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IN BRIEF News


Finance Minister Sammy Wilson has called for a full investigation into the projects carried out at the centre, which receives EU funding.


‘Homophobic’ religious ad earns reprieve A High Court judge has overturned a decision by the Advertising Standards Authority that an advertisement placed in a newspaper by a Belfast church was homophobic. The advert read: “The word of God against sodomy”, and invited people to meet for a peaceful gospel witness against the act.


EUROPE


Bail-out fears follow Socrates’ resignation Portugal appears to be on the brink of seeking an international financial rescue following the resignation of Prime Minister Jose Socrates. Socrates’ government collapsed after opposition parties withdrew their support for a harsh austerity package. Market


Environment


Decline in public concern for the environment


Lynne Whitelaw Environment Correspondent


Public concern for environmental issues is on the decrease, according to data from Ipsos MORI. Te number of people spontaneously mentioning the environment as a concern in surveys carried out by the market research company fell by almost half in a year, from 11 per cent in February 2010 to just six per cent in February 2011. Information from MSPs also shows that interest in the environment is falling among their constituents in letters and at clinics. While 40 per cent of MSPs identified the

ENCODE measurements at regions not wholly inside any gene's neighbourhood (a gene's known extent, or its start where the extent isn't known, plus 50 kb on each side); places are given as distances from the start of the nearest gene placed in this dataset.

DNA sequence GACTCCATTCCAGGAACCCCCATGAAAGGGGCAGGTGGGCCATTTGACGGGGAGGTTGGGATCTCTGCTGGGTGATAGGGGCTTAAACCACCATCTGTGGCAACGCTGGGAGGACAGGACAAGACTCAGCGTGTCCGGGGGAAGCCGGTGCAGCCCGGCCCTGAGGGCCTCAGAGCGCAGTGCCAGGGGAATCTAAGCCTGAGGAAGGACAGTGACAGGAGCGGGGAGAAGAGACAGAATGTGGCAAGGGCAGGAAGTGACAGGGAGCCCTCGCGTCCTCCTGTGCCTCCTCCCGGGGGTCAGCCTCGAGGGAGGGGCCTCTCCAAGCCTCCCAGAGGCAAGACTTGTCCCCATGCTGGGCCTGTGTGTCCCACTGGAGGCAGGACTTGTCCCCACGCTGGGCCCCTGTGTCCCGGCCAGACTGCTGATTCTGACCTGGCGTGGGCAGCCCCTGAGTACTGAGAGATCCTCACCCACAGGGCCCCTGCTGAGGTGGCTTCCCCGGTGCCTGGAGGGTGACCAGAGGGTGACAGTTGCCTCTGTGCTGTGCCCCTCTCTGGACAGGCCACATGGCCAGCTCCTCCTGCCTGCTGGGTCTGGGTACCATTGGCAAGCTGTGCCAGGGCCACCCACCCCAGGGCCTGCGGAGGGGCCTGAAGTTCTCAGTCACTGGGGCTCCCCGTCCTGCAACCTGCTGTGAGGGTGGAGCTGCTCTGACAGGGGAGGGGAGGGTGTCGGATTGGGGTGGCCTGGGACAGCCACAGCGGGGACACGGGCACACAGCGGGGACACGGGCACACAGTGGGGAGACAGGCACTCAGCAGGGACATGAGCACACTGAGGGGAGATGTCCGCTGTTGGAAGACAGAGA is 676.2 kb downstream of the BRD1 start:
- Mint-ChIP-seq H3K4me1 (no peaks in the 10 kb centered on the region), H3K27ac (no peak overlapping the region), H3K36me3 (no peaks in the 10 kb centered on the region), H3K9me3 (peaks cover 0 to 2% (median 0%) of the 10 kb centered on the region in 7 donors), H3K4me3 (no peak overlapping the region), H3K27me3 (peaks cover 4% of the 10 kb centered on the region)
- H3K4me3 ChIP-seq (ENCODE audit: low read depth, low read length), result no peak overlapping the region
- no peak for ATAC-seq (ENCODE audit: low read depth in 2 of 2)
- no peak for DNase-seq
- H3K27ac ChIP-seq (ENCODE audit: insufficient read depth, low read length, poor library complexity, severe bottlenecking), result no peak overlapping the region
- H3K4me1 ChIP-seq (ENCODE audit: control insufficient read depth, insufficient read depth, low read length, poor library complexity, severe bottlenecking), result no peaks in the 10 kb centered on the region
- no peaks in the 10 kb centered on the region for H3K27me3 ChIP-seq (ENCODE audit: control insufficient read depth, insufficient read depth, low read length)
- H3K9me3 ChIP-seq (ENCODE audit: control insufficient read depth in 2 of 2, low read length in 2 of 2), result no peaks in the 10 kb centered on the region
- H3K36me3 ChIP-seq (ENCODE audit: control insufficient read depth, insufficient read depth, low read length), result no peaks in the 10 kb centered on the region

environment as an issue raised in 2007, by 2010, this figure had fallen to just 25 per cent and it is no longer one of the top-ten issues.


Te data has led Ipsos MORI to conclude that the fall in environmental awareness has coincided with rising unemployment and the onset of


funding cuts in the public sector. As Chris McLean, Ipsos MORI Research Executive, writes: “People are more likely to show concern for environmental issues when the economy is strong, but less likely when economic pressures start to impact on their lifestyles.” Interestingly, the company’s Scottish Environmental Attitudes and Behaviours Survey found that while 35 per cent of Scots mentioned the environment as an issue facing the world, only 12 per cent mentioned it as an issue facing Britain. “Te lack of salience may also be down to the perception among Scots that the environment is more of a global issue than a Scottish one,” writes McLean.


10 Holyrood 28 March 2011


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